Thoughts from the deep end
April 17, 2015 -- On October 28, I mentioned running in the deep end of the pool. That was my one-hour workout yesterday. My workouts clarify my thoughts. I can see why the experts are now saying that regular aerobic exercise is a way to help ward off dementia.
I solve problems in the deep end. I gain a more serene outlook than I had before I entered the pool. Unless . . . .
Yesterday, a couple was at the pool while I was there. They are acquaintances whom I’ll call Dr. and Mrs. Z. She is a pleasant, quiet person, but he loves to pontificate, loudly, in his extreme northern Midwestern accent.
Dr. Z was reading Mike Huckabee’s book yesterday. He’d read a passage out loud to his wife, then he’d pontificate about it for a while. She listened in silence, or responded in a whisper.
If it had been a day when I was swimming two kilometers of laps, I would hardly have noticed. But yesterday was a day for running in the deep end, so my head was above water and I could hear every blessed word Dr. Z said.
I stayed calm and silent, running as fast as I could in the water, and pretended that I was a French person who did not understand English at all. That sort of worked, but I did not have much serenity during yesterday’s workout.
During Dr. Z’s most offensive remarks, I turned my thoughts to the lovely contemplation of having our own pool, which Tom and I will have starting in October, when we move to the very west end of Sanibel.
Meanwhile, I work out in one of two community pools owned by our subdivision, Gulf Pines. If I swam laps every day, my hair would be a wreck. By swimming laps every other day, and running in the deep end on the alternate days, I wreck my hair with pool chemicals only half as much as I would if I swam laps daily.
Running in the deep end is also very good for one’s joints. USAtriathlon.org recommends it for cross training and for athletes who’ve been injured. However, triathlete experts say that pool running can be harder than running on land, if it is done properly. They recommend using a flotation belt to aid in buoyancy. I don’t do that. Instead, I work harder to say afloat. But then, I'm a swimmer; that's what swimmers do best.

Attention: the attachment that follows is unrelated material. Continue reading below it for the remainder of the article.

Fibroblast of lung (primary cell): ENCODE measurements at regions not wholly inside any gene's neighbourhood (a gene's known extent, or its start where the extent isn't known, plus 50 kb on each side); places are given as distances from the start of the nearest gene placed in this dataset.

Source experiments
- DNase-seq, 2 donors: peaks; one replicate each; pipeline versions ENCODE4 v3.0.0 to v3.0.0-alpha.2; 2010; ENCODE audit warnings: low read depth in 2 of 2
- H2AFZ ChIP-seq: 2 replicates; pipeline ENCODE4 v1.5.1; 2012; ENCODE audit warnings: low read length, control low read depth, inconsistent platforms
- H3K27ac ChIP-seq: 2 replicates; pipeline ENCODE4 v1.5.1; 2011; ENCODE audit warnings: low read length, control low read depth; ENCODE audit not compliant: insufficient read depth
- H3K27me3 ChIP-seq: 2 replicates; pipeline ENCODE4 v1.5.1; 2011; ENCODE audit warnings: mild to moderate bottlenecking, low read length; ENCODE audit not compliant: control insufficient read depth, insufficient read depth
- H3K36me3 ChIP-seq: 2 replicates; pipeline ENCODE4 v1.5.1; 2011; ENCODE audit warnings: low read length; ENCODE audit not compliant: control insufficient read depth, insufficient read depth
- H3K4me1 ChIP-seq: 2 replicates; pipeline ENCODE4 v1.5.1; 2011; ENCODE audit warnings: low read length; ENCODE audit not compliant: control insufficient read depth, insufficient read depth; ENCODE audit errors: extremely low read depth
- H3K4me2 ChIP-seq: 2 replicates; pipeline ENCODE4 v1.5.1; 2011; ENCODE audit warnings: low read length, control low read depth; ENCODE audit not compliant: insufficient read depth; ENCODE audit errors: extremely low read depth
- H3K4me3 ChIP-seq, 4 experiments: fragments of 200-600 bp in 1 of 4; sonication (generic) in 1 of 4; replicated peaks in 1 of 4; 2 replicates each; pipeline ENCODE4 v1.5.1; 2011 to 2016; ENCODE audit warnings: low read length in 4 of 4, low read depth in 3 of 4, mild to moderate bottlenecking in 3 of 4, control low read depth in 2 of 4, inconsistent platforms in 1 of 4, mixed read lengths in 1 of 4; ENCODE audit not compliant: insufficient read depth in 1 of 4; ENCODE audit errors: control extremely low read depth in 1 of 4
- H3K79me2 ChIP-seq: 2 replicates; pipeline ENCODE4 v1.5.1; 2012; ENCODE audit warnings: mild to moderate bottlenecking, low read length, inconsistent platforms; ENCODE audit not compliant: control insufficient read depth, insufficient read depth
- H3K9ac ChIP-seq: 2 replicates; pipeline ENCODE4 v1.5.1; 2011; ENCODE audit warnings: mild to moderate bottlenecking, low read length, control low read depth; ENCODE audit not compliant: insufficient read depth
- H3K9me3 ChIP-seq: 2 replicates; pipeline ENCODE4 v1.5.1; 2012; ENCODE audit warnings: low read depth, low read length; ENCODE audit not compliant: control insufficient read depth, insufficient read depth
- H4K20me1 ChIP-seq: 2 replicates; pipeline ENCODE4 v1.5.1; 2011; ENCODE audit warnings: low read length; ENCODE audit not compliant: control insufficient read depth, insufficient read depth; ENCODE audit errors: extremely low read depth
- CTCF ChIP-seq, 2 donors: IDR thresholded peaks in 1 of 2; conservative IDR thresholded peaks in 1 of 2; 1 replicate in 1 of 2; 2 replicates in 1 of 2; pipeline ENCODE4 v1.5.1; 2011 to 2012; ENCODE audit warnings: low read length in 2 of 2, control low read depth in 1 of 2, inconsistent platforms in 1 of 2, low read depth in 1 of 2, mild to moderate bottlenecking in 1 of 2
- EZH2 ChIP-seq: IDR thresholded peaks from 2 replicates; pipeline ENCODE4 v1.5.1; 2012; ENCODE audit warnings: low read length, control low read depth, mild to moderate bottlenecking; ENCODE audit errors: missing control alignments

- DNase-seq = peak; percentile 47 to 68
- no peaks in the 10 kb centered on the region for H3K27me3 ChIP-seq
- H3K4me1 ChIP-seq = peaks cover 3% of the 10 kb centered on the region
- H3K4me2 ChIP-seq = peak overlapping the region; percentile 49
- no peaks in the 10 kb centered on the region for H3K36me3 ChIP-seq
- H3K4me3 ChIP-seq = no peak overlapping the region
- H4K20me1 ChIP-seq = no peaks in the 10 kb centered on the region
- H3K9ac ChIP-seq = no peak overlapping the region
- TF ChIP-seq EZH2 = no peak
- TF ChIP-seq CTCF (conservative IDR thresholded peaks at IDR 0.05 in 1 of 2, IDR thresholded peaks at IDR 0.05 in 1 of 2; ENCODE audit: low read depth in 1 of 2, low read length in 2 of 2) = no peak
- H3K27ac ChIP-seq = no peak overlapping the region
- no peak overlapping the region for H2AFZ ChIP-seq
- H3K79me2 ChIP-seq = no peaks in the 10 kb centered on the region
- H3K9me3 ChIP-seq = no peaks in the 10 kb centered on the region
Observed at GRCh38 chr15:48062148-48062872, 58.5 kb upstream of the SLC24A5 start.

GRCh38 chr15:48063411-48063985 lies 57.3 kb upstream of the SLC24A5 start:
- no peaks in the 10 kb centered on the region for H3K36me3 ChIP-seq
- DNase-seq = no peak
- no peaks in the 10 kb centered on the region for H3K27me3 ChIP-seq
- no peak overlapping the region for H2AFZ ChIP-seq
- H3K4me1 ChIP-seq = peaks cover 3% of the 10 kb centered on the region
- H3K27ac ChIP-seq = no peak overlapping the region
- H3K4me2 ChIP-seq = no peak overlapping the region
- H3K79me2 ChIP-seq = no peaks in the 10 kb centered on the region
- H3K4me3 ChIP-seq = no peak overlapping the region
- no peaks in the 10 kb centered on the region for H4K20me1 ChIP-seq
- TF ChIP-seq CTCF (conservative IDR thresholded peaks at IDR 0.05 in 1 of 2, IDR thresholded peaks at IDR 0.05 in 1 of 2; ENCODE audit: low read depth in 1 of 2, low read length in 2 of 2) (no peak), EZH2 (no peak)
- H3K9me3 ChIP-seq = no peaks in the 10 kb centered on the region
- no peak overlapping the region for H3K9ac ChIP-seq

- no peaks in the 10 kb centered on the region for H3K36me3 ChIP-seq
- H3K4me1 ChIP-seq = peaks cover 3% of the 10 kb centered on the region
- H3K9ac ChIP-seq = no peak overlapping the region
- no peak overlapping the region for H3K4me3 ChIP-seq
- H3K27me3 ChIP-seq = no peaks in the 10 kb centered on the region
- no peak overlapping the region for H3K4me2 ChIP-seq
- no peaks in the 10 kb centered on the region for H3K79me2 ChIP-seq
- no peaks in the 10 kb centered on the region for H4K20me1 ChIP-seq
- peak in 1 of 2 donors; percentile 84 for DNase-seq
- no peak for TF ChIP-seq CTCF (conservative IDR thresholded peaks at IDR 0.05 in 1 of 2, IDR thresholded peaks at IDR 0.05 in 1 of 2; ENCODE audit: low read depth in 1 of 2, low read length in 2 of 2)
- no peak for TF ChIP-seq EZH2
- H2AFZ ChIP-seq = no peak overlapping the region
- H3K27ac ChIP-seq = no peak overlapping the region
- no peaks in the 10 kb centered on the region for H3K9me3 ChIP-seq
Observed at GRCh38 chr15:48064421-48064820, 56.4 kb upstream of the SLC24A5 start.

For triathletes, pool running can provide gains in cardiovascular fitness. And it is a great way to help them recover from an injury. I don’t have injuries, but I do have joint troubles. The relief brought on by pool running is almost instantaneous.
|Flower greets me along the driveway after my workout|
Of course, relief from pain adds mightily to the feeling of serenity.
Too much of the information to be found on the internet about pool running is written from a land runner’s perspective. Land runners think of it as a no-impact workout they can do when recovering from an injury.
While I was never a good runner, I did jog regularly until my doctor said “no more running” after he looked at x-rays of my knees. That prohibition didn’t bother me much because I’m a swimmer.
The main complaint land runners seem to have about pool running is that it is “boring.” Because I always have plenty to think about or plenty of need to meditate, I do not find it boring at all.
It is all in your head, I say.